South Korea's plastics machinery sector is seeing signs of a solid recovery, led by demand from multinationals like Samsung Group, LG Electronics Inc. and Hyundai Motor Co.
One of the country's largest injection press makers, Dongshin Hydraulics Co. Ltd., for example, said its sales are now above levels before the economic crisis hit in mid-2008. The company has upgraded its equipment to compete with lower-priced Chinese models.
The company's 2010 sales are about $3.5 million a month, compared with $3 million before the crisis, said Phillip Kim, executive vice president of the Busan-based company.
Because of the Korean economy we are really, really busy, he said. From May 2009, we started to recover slowly. This year is growing fast.
The company shed a large portion of its workforce in the crisis, slashing employment from 200 to about 120 now, and invested in more-efficient production. It also invested in developing a systems approach to product design that integrates its machines with robots and other equipment, he said.
We also have to compete with the Chinese machines, Kim said. [Ningbo Haitian Plastic Machinery Group] is everywhere. I am not selling the general machine anymore.
In interviews at the recent KoPlas trade fair, held March 30 to April 3 in Seoul, industry officials echoed broader economic data from the Korean government, and said they are seeing a recovery on the coattails of large Korean global manufacturers.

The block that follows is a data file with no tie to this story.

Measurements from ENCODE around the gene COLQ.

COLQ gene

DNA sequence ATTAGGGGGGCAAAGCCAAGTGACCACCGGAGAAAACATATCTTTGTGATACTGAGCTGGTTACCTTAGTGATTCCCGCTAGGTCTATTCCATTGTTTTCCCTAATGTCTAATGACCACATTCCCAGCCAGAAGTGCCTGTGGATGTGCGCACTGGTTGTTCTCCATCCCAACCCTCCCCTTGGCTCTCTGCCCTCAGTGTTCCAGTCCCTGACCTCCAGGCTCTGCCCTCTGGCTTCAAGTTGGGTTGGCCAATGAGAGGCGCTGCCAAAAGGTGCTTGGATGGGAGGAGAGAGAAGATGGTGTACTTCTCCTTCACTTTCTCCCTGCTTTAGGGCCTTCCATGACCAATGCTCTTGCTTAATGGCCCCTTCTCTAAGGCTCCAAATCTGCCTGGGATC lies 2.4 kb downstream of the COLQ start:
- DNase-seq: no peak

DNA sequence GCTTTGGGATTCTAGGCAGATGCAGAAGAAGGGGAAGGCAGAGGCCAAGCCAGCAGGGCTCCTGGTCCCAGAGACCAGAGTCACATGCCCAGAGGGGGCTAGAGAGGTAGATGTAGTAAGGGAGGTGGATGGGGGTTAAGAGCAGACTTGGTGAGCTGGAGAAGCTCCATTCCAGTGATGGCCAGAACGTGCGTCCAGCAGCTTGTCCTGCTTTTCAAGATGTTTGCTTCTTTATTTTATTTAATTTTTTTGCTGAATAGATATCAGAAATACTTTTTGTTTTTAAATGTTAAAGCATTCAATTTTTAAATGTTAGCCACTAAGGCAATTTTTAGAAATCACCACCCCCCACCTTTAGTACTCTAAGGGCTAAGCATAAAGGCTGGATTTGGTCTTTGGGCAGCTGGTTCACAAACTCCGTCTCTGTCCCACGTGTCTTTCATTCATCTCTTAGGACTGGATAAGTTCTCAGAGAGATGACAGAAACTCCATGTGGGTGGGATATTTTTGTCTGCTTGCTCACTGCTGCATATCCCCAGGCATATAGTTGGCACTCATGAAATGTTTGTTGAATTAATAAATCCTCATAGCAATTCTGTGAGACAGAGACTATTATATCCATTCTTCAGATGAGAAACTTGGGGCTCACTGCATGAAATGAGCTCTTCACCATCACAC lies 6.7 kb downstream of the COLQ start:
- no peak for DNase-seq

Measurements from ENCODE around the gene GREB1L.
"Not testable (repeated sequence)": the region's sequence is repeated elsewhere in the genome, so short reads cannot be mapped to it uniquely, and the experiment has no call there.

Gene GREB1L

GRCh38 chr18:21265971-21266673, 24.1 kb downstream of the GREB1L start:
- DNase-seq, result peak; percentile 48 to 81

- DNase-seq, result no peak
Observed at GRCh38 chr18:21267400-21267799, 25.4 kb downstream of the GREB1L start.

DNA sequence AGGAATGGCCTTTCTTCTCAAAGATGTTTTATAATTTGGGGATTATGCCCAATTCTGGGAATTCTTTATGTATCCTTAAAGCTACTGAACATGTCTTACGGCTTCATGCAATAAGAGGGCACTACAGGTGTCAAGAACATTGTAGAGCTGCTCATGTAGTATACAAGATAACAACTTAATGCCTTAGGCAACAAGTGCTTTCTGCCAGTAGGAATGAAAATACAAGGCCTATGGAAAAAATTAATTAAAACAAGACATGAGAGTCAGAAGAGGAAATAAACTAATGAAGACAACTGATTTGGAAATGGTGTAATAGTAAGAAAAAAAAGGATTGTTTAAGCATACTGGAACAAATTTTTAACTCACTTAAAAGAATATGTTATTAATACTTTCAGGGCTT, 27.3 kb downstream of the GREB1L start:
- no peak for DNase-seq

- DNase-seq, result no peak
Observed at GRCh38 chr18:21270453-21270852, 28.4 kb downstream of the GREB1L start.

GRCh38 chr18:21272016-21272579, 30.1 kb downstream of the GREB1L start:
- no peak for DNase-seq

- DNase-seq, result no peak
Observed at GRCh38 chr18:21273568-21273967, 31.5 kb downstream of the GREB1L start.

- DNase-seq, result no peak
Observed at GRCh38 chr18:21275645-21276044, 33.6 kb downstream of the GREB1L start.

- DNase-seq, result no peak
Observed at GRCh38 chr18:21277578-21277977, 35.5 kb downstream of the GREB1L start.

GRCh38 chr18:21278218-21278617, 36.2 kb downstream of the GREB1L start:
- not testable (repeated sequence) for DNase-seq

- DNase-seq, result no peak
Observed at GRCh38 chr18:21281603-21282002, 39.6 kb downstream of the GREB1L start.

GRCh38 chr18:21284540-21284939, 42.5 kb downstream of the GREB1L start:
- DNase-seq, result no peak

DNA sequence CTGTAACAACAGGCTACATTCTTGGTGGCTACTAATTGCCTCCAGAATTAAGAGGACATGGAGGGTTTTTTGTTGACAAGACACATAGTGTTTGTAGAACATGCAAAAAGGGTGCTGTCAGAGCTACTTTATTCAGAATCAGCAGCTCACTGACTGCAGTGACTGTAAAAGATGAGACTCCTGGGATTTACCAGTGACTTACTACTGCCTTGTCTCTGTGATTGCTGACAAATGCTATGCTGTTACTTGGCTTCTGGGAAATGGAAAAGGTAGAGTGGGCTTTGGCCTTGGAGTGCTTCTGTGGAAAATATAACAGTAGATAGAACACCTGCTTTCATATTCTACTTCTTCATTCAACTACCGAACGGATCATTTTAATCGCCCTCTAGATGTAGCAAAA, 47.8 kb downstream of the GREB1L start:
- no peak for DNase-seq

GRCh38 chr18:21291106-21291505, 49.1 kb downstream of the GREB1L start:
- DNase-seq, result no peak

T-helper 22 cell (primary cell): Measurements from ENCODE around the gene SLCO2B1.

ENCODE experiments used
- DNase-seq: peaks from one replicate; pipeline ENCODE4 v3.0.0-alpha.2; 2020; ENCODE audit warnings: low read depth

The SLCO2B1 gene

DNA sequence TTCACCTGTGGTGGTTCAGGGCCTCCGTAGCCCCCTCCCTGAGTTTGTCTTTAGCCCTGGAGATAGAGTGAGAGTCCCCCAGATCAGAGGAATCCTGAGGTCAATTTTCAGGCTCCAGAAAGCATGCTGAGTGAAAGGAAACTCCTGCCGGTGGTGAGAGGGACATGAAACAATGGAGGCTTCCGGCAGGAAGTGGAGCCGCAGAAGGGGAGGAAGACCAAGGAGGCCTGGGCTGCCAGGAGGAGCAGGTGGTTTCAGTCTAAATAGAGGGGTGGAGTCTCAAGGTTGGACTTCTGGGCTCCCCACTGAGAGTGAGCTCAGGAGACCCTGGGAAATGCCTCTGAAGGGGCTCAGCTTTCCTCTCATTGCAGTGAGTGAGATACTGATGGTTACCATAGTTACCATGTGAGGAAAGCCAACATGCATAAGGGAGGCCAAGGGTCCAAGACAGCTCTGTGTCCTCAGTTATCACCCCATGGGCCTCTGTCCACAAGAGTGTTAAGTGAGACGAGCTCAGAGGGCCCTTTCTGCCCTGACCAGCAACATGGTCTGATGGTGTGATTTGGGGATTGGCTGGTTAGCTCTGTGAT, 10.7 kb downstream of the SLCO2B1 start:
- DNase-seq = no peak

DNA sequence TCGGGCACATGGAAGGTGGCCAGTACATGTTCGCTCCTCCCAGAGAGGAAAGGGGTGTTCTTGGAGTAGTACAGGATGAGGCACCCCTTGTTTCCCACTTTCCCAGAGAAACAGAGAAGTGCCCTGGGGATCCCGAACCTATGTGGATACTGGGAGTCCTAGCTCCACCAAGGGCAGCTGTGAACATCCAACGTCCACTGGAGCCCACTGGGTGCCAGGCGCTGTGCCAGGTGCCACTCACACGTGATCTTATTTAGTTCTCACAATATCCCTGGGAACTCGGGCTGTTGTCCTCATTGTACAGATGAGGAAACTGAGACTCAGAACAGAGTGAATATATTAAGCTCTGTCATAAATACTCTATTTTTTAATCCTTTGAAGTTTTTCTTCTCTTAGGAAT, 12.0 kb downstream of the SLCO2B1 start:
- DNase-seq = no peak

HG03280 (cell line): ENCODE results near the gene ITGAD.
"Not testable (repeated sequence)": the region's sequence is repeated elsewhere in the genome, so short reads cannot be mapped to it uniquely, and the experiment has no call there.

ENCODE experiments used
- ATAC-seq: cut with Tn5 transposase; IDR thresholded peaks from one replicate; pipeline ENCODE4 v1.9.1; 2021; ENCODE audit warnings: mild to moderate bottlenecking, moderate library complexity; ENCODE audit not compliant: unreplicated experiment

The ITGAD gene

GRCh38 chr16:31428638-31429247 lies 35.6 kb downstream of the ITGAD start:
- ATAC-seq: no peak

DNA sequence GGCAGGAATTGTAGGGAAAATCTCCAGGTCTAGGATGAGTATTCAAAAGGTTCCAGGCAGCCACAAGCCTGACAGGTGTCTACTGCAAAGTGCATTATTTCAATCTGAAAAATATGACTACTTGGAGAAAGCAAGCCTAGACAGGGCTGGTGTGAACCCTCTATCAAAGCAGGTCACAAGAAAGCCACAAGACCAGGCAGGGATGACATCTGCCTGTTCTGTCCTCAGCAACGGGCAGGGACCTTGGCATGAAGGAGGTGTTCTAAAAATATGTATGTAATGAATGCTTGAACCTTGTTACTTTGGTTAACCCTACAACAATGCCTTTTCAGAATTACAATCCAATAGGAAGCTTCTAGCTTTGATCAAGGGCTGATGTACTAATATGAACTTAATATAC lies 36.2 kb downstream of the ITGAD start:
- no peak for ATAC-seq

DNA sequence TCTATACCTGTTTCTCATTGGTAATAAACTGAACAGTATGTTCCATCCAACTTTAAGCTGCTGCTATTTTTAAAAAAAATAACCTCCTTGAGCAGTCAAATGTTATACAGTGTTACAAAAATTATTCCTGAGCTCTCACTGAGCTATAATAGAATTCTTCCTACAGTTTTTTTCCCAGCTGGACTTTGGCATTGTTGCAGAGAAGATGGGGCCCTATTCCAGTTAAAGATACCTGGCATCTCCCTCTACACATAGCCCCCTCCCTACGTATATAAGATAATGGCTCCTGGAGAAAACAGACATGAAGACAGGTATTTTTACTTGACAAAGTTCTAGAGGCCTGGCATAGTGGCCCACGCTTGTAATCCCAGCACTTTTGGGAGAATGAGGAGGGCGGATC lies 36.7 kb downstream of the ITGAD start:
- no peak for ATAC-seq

South Korean government data showed its manufacturers were operating at 80.5 percent capacity (compared with 69 percent for U.S. factories in February), and Korea's central bank said its surveys showed manufacturers' confidence is at a seven-year high.
A sense of good prospects was common among firms at the show, although the optimism was tempered by worries about the uncertainty in major economies like the United States and Europe, and by concerns that if Korea's currency, the won, strengthens too much it will hurt competitiveness.
Korean plastics firms, as well, remain challenged by the rise of the plastics industry in neighboring China, and must focus on increasing their quality and broadening markets to the Middle East, Southeast Asia and India, said Han Ki-Yoon, secretary general of Seoul-based Korea Plastic Processing Machine Industry Cooperative.
While hard data on plastics is not available, Han said Korea's plastics machinery sector overall is doing well now as the global economy recovers, but has probably not yet fully recovered from the economic crisis.
The industry lost about 15 percent of sales in the downturn, and has probably gained back about 10 percentage points of that, remaining about 5 percent below crisis levels, he said.
Still, the mood was generally optimistic at the fair.
Engel Machinery Korea Ltd., which has an injection press machinery plant in Korea, has seen booming business at the factory during the last three months, said Robert Bodingbauer, president of the Korean subsidiary, in Pyeongtaek City.